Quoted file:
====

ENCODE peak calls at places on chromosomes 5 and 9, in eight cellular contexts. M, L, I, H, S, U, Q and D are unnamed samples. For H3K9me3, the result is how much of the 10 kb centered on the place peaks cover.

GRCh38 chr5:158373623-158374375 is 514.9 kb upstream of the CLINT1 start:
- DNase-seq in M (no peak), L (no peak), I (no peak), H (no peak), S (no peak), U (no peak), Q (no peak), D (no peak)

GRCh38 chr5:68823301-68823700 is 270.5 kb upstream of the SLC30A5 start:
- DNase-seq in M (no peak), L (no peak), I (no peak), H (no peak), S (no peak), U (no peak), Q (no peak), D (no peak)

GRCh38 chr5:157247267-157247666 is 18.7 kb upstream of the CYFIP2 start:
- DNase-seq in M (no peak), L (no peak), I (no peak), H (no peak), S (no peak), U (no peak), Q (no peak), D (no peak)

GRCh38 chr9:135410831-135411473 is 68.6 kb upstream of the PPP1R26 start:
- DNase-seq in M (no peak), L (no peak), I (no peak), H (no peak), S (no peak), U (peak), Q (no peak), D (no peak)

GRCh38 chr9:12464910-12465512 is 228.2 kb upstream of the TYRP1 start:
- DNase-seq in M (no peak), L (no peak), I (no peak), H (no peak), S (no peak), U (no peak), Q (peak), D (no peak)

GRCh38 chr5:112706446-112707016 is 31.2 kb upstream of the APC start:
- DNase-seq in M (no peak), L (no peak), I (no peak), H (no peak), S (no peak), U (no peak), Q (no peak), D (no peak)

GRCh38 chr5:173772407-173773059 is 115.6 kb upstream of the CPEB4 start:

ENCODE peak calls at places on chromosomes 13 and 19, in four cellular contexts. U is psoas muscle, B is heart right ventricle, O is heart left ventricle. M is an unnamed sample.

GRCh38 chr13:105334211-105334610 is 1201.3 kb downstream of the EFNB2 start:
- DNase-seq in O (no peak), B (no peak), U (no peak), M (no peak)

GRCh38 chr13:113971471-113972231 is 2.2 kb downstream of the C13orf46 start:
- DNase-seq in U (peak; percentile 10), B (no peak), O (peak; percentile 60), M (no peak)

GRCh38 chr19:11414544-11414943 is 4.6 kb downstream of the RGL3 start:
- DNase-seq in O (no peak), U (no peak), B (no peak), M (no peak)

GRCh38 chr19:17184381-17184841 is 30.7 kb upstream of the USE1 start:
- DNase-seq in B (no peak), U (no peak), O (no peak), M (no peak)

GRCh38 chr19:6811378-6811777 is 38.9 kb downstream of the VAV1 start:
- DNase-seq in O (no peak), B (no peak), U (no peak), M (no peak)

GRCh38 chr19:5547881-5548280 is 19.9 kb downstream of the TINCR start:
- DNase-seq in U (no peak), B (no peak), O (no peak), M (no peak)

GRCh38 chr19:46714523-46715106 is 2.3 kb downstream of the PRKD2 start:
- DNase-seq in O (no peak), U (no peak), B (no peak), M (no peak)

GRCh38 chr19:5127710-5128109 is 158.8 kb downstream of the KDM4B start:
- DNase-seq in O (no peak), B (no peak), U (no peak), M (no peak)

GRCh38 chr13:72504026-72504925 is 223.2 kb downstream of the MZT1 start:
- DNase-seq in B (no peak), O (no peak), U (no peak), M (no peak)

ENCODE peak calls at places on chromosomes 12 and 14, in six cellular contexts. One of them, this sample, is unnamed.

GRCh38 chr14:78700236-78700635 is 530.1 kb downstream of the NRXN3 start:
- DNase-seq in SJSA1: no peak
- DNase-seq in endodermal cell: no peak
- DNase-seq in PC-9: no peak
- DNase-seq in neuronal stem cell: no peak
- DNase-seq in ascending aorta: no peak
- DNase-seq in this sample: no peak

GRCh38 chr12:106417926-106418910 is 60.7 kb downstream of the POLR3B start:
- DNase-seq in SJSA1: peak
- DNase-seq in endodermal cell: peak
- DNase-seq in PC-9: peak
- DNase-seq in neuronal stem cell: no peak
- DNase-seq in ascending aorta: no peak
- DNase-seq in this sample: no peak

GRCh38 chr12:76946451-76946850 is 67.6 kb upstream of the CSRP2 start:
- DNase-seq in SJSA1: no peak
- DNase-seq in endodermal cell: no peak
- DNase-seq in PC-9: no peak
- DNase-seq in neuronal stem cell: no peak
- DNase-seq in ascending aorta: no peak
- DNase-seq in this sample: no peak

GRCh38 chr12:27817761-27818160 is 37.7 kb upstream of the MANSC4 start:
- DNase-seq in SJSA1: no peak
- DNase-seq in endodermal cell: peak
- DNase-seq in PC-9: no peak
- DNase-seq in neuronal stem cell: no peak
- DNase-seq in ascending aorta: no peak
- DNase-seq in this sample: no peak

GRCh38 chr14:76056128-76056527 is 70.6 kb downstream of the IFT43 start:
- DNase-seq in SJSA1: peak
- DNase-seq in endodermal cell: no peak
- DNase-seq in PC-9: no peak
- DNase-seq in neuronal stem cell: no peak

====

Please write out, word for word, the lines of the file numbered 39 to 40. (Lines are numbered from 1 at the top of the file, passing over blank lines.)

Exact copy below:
- DNase-seq in neuronal stem cell: no peak
- DNase-seq in ascending aorta: no peak